Community Support

Almost everyone who walks through our doors is there because they want to find a way to be healthier and live better.  Despite the almost universal desire for these things, the actual “doing it”  isn’t easy.  It takes grit and persistence and tenacity and bravery and vulnerability – and a whole lot of other things. If it was easy, everyone would be doing it (& we wouldn’t have a purpose)!  Despite possessing most of these character traits and a strong desire to change, some patients struggle through the process more than others.  We are constantly analyzing our data and trying to figure out why some people struggle less and some struggle more. One of the things that good healthcare providers do – that makes them seem so brilliant or intuitive – is they identify patterns – and then use those observations to work upstream and change the patterns. In fact, the word intelligence comes from the Latin word “intellegentia” meaning “the action or faculty of understanding.  True knowledge is understanding – not simply memorizing facts but looking in between the spaces for the connection points.  At Heartland Weight Loss, we embrace this idea.  We want to be the best in our industry, so we are constantly looking for patterns, constantly trying to improve our patients’ results.

There are lots of ways we could evaluate patients to find patterns  – according to age or gender or varying medical problems or time from the initial phone call to the initial visit (trust me I’ve tried them all !) but one of the most striking things is when you compare based on community support. Some people are on their health journey alone and some are doing it with a group. We have lots of patients that are connected to each other outside of our office. We have groups of nurses, groups of teachers, groups of family members, groups of people that attend the same gym – we even have groups of people that live on the same street.  When you start looking at the results of the people in these groups versus people who are isolated on their health journey, the people who are part of a group almost universally have better success rates. 

Why?  The doing of the health journey is easier when you have people walking alongside you. I say this all the time when I’m one-on-one with people, but I don’t know that I’ve ever written it down or pushed the idea out to the masses.  Think about this:  let’s say you have two 21-year-old kids that want to quit smoking.  One lives with five roommates – all of whom are smokers.  The other lives with five nonsmokers.  Which kid do you think has the best chance of being successful?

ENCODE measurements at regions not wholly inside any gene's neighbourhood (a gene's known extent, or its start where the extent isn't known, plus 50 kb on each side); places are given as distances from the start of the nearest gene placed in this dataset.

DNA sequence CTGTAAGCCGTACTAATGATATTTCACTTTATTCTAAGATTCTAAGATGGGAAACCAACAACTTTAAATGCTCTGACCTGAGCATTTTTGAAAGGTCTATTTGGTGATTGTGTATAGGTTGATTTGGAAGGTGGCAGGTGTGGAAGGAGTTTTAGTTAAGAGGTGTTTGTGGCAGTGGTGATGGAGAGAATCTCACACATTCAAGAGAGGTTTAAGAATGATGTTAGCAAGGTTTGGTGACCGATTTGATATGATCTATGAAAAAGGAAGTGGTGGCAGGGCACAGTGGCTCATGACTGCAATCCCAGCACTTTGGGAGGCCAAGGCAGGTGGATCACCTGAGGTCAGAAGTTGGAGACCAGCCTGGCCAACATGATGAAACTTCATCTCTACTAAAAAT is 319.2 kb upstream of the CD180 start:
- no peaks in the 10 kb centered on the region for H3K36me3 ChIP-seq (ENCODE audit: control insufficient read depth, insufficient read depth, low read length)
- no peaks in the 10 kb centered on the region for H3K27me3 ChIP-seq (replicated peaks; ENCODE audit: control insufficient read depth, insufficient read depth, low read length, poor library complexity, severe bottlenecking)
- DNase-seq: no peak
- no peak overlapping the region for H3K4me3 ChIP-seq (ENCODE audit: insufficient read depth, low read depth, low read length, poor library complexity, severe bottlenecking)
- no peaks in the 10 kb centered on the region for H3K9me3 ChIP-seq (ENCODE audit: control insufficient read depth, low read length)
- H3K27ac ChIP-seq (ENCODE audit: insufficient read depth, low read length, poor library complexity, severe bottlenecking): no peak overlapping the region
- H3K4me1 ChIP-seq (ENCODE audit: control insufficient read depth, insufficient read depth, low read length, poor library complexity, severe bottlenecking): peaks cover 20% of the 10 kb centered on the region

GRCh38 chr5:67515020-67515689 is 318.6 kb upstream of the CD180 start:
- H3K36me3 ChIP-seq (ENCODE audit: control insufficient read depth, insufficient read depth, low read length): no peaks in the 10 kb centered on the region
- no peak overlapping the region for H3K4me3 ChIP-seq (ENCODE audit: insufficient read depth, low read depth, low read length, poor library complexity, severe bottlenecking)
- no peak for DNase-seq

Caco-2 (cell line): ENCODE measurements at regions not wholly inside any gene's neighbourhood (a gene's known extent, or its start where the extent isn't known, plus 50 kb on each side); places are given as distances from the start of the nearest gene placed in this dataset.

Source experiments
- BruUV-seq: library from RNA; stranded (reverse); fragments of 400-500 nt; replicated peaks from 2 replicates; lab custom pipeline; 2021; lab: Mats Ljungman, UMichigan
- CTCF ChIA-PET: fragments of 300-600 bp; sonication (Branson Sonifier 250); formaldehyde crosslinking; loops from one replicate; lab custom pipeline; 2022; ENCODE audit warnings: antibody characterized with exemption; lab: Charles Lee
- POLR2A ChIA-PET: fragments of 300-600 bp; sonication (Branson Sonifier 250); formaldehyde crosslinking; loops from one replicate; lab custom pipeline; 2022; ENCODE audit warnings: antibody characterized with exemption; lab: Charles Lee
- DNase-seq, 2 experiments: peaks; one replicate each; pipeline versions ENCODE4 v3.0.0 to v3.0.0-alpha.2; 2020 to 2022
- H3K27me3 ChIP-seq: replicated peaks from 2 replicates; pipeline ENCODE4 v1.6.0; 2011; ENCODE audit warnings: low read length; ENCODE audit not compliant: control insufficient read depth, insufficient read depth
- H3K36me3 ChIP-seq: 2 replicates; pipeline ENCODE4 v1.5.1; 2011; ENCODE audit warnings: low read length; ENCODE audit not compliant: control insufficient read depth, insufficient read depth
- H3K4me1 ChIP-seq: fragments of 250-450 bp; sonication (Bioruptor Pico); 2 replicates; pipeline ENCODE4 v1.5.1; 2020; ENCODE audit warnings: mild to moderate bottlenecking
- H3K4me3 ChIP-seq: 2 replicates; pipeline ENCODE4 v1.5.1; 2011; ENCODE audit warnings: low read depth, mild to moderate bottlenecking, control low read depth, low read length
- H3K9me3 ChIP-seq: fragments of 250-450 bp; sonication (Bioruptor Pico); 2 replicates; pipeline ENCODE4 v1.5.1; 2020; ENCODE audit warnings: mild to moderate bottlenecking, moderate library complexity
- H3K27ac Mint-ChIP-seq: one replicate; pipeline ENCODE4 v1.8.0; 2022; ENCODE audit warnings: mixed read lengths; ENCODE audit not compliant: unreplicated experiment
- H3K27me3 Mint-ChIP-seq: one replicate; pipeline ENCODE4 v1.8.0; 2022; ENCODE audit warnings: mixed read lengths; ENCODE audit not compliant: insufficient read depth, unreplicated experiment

When one of your weight-positive behaviors is late-night snacking in front of the TV and you are trying to battle this weight-positive behavior, what happens if your spouse keeps up the behavior?  How long before it oozes its way back into your routine?  When one of your weight-positive behaviors is beer and bar food on Friday & Saturday nights and your social life revolves around people that are continuing to drink beer and eat bar food two nights per week, how long can you sit at the table, drinking soda water with lime and eating a salad?  Chances are, not very long.

However, if your social life revolves around people who get together to take walks, go bicycling. or go to the farmers market, you’re probably going to do those things much more often.   You’re probably not going to go sit by yourself and drink beer and eat bar food.  If no one else in the house is eating ice cream (or anything at all) at 9 pm, you’re going to be more self-conscious plunking down with a bowl in front of the TV.  

Peer pressure is real. Even when you’re 50.  While it’s on your brain, think about your life and who you are surrounded by. If you are on this health journey alone, is there someone in your life that you could bring with you?  Even if you are two steps ahead of this person, they will still provide support and encouragement.  Don’t think about being two steps ahead as it being “too late”.  Being slightly ahead of someone else on a journey can be a really good thing. It means someone is looking to you for guidance.  Which gives you more responsibility to keep leading. When put in a position of leadership – when we know someone is watching and learning from us, we have a lot more pressure to stay on the path.

This theme is going to be even more important as we start talking about treating obesity in children and adolescents.  If you are raising children or playing a role in the lives of children, what kind of behaviors are you demonstrating or teaching them?  Big scary question to ponder, huh?  

As always, if you need me, you know where to find me!

Courtney Younglove, M.D.

ATTENTION LAWRENCE PATIENTS: 18th Street is closed at Wakarusa until further notice due to construction. You can access our parking lot via Research Parkway and Research Park Drive. Expect traffic delays and make sure to give yourself plenty of time to get to our office.
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